Continuing from part 1 of this series (https://pharmaintelligence.informa.com/resources/product-content/part-1-current-status-of-ebola-vaccine-development), which addressed the clinical development of a vaccine for Ebola virus disease (EVD), part 2 will be assessing the status of treatments for EVD.
Currently there are no approved therapeutics available for prevention, post-exposure, or treatment of EVD. The 2014 outbreak of Ebola virus disease has had over 24,000 estimated cases and a case fatality rate among hospitalised patients of over 60% in the three countries most affected by the virus (Liberia, Guinea and Sierra Leone) (http://apps.who.int/ebola/current-situation/ebola-situation-report-11-march-2015). Existing treatment options for EVD patients are limited to symptom management and supportive care of complications as well as administration of convalescent whole blood or plasma, the efficacy of which has not been proven.
With the pressing need for development of a treatment for EVD, a number of companies have advanced their candidates into the clinic and others have screened their compound libraries for antiviral candidates.
As of 17 March 2015, there are six treatments in clinical development for EVD. Three are in Phase II and three are in Phase I. Of these, Favipiravir, a RNA polymerase inhibitor developed by Toyama, is in the unique position of being already approved for influenza treatment in Japan and having undergone extensive Phase III clinical trials for the treatment of influenza infection. Favipiravir is currently undergoing Phase II efficacy testing for EVD treatment in Guinea and has been produced in large quantities since March 2014 when it was approved for stockpiling against an influenza epidemic. If efficacy is proven against EVD, large quantities could be made available in short order.
The other two most advanced EVD treatments are zMapp, Mapp biopharmaceutical’s cocktail of three humanised monoclonal antibodies, and TKM-Ebola-Guinea, Tekmira Pharmaceuticals’ RNAi therapeutic which has been modified to specifically target the 2014 Ebola Guinea strain. Both are undergoing Phase II efficacy trials in West Africa with results expected in mid-2015.
Since the beginning of the outbreak, there were a further two antiviral drugs in clinical trials for EVD which have since been discontinued. Brincidofovir, a DNA polymerase inhibitor developed by Chimerix, reached Phase II clinical trials for EVD in Liberia but Chimerix discontinued its development for EVD due to a fall in patient numbers, though it continues in Phase III trials for the treatment and prevention of adenovirus and cytomegalovirus. TKM-100802 (TKM-Ebola), a RNAi therapeutic developed by Tekmira, was placed on a partial clinical hold by the FDA in August 2014 after cytokine storm concerns in its Phase I trial. TKM-Ebola-Guinea is a development of TKM-100802 which was used in 2014 to treat several patients with EVD under FDA emergency protocols for use of an investigational drug.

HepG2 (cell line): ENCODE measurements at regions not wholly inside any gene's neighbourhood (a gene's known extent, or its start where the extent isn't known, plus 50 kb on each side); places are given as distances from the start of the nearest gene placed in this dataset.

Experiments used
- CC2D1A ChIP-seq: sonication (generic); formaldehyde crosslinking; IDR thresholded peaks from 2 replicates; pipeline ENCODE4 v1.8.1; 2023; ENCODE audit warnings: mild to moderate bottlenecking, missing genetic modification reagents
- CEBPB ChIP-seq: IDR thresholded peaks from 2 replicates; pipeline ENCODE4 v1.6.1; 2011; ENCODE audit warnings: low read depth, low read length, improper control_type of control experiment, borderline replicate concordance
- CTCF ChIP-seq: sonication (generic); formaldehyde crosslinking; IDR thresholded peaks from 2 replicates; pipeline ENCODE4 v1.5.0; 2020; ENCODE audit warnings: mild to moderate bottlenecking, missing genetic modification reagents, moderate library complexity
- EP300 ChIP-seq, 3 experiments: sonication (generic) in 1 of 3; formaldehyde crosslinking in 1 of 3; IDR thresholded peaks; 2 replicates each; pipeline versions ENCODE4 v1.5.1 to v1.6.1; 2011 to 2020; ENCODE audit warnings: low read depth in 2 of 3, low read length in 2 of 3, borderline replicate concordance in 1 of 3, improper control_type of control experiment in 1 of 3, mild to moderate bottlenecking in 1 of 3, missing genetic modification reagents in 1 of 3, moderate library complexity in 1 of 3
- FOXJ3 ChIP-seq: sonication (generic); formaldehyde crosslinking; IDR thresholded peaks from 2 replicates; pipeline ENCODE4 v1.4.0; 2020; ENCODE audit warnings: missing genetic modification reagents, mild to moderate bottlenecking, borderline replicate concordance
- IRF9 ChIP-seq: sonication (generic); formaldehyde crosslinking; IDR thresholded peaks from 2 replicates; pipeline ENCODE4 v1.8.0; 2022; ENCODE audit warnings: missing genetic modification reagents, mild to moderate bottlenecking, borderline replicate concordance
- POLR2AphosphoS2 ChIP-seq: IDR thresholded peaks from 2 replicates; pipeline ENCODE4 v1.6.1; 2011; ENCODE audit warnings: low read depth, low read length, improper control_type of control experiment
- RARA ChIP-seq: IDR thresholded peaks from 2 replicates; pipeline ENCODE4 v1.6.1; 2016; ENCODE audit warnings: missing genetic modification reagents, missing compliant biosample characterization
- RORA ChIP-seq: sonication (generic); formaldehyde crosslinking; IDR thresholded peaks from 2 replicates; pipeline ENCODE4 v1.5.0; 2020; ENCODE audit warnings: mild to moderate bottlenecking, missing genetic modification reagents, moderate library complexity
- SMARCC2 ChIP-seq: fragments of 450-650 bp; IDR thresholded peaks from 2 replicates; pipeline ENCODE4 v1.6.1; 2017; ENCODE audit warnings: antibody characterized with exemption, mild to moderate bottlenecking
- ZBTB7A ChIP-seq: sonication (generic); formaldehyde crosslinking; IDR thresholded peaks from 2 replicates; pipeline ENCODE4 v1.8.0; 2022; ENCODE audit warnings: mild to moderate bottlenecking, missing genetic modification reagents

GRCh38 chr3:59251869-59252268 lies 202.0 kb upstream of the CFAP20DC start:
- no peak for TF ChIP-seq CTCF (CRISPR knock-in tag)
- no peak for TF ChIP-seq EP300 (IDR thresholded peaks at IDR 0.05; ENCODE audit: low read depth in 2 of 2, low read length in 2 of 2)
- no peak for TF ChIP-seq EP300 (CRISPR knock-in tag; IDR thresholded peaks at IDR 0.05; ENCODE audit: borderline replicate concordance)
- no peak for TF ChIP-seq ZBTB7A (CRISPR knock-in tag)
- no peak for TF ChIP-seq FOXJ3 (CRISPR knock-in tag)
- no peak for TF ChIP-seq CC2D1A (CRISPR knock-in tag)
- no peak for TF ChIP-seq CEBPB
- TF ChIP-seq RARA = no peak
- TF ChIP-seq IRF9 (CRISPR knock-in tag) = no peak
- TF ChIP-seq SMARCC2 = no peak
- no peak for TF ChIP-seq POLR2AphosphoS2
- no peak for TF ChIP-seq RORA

Outside the clinic there are a further 28 candidates undergoing preclinical development or investigation as EVD treatments, four of which are in clinical development or launched for another indication.
The preclinical candidates are mostly evenly split between synthetic compounds and antibodies (Figure 1).
The scale of the pharmaceutical industry’s response to the Ebola outbreak can be seen in the number of new preclinical programs for EBV treatment. Seventeen of the 28 preclinical candidates have been freshly identified since the beginning of the outbreak in February 2014 and a further six are older programs that have restarted development. This marks a 400% increase in the number of EVD treatment candidates in development since the beginning of the outbreak.
Given the ongoing nature of the outbreak, the speed at which many EVD treatments are advancing, and the statements from numerous drug regulatory agencies that new treatments will be prioritised and assessed as a matter of urgency, 2015 is expected to be perhaps the most active year for EVD treatment development yet.